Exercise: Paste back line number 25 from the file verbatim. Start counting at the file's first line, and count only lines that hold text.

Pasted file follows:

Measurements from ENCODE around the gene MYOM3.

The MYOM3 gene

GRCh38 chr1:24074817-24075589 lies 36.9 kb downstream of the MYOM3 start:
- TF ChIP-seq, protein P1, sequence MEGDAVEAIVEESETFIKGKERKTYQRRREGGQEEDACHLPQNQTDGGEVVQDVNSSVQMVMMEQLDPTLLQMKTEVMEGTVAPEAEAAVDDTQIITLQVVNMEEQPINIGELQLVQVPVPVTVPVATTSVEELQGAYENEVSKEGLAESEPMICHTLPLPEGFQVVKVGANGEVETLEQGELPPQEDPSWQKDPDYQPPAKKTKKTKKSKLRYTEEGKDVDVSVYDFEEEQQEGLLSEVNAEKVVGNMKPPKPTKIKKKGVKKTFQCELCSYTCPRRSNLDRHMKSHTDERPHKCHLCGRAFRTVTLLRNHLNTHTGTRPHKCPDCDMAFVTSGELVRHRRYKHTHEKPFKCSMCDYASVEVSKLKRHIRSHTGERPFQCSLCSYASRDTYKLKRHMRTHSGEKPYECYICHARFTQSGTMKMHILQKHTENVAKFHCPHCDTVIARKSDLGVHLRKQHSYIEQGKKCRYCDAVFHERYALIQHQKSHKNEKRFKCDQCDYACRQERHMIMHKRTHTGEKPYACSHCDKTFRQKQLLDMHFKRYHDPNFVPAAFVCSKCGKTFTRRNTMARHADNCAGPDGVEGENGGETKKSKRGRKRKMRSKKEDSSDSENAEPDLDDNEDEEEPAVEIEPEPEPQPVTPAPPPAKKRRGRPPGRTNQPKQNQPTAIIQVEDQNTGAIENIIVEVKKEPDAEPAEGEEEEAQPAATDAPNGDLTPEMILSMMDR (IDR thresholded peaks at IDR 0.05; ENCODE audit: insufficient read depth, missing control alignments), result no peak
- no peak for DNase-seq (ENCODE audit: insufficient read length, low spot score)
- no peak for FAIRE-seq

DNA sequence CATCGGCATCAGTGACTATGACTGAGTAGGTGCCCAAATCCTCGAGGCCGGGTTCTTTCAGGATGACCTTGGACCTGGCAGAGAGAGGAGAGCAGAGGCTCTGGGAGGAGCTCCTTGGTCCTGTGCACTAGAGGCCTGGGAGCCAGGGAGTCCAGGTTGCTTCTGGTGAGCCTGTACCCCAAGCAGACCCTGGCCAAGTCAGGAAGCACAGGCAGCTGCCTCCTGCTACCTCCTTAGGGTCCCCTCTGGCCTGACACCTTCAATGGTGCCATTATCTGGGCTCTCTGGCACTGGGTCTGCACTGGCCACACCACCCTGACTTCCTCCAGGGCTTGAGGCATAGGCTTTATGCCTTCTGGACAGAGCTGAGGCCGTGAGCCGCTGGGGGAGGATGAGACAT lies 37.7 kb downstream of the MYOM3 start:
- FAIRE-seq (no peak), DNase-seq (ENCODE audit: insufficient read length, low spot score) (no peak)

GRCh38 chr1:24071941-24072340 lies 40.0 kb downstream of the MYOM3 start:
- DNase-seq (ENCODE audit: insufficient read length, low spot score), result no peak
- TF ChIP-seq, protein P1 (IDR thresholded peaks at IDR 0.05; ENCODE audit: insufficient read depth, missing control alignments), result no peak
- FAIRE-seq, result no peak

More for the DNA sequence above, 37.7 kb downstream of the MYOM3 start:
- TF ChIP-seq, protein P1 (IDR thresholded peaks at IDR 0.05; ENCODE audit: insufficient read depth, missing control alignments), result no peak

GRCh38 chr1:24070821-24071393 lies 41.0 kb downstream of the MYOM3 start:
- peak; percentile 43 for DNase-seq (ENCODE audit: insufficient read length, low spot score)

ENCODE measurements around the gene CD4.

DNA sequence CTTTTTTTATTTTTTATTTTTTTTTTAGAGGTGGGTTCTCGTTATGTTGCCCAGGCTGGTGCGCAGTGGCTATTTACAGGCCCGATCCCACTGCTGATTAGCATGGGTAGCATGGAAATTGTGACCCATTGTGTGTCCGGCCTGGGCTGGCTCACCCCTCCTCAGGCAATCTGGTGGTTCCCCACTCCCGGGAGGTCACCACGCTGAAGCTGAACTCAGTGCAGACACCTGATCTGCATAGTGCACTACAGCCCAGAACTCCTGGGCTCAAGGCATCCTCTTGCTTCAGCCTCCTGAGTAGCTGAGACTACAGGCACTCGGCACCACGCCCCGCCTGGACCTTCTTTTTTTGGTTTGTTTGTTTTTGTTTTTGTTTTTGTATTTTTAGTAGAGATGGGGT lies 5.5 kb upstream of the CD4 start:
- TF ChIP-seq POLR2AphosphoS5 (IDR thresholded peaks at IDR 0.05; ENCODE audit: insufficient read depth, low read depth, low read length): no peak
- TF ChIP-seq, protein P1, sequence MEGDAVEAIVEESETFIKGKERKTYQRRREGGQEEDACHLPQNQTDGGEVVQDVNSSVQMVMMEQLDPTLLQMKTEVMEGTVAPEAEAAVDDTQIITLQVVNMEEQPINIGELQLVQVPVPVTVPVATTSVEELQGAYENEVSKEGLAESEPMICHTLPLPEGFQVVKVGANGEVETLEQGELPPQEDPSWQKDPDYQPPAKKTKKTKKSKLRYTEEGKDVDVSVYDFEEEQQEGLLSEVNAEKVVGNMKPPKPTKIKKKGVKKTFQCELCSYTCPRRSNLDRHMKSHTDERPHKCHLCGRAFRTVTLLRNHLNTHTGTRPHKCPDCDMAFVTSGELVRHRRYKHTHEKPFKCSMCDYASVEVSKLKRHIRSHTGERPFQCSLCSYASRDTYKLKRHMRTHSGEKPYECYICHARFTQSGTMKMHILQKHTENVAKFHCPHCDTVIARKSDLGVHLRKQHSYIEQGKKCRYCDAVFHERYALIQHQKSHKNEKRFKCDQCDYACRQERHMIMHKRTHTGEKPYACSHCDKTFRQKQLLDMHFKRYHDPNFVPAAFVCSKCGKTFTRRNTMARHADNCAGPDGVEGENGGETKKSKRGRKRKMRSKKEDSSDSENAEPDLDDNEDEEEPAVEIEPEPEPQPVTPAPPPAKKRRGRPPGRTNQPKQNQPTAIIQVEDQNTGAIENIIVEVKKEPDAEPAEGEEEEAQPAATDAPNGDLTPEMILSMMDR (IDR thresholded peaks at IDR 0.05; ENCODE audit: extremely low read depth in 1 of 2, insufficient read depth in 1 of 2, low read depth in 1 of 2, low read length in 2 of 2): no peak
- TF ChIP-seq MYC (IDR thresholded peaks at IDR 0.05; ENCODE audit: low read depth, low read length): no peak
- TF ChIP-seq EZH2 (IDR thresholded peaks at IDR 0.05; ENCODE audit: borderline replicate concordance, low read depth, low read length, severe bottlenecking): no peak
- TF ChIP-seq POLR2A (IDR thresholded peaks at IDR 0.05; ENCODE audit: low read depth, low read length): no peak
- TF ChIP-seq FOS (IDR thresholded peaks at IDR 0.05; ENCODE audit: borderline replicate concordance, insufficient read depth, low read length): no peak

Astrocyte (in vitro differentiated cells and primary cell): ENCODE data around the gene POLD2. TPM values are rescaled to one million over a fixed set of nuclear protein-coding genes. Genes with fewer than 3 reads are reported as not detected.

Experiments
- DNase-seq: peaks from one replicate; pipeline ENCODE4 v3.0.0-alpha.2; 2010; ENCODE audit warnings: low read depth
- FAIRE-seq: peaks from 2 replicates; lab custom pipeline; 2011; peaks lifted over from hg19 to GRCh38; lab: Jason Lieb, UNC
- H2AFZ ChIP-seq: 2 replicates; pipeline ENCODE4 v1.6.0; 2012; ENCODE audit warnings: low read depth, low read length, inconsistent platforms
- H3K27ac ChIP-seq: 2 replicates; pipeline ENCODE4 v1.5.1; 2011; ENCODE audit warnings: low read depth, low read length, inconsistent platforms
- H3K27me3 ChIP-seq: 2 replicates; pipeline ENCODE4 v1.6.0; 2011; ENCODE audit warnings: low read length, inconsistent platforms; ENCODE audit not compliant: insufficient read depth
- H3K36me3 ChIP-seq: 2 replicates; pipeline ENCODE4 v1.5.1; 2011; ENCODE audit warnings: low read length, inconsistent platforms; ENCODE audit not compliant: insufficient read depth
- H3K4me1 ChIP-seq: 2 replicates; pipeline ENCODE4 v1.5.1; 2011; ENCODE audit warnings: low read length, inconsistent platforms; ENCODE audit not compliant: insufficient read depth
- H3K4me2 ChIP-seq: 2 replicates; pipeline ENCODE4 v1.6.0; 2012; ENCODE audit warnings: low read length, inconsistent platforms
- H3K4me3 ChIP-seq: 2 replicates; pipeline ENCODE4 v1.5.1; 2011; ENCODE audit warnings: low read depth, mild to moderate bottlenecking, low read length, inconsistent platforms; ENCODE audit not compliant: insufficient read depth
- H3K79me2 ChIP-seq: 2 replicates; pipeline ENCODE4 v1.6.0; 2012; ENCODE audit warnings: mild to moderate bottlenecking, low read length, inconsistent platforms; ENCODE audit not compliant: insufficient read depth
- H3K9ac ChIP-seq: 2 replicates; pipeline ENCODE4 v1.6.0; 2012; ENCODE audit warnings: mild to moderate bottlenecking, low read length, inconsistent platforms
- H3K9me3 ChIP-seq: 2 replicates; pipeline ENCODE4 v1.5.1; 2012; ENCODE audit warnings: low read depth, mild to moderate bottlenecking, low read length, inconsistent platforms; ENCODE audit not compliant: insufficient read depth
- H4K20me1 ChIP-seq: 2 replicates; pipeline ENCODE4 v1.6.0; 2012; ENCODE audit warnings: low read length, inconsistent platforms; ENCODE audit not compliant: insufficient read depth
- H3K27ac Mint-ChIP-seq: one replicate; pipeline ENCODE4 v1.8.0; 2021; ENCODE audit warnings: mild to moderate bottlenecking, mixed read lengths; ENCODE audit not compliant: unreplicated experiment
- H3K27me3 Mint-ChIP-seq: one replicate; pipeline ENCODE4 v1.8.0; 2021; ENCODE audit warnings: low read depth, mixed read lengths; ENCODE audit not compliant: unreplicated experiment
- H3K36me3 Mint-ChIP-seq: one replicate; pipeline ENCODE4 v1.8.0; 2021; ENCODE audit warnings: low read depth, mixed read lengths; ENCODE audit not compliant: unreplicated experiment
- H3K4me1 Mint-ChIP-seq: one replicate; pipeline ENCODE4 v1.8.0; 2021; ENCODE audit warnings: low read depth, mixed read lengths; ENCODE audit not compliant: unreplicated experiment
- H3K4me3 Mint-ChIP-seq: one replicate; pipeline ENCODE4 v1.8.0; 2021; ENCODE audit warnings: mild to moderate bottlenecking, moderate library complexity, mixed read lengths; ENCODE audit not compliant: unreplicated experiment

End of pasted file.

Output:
Astrocyte (in vitro differentiated cells and primary cell): ENCODE data around the gene POLD2. TPM values are rescaled to one million over a fixed set of nuclear protein-coding genes. Genes with fewer than 3 reads are reported as not detected.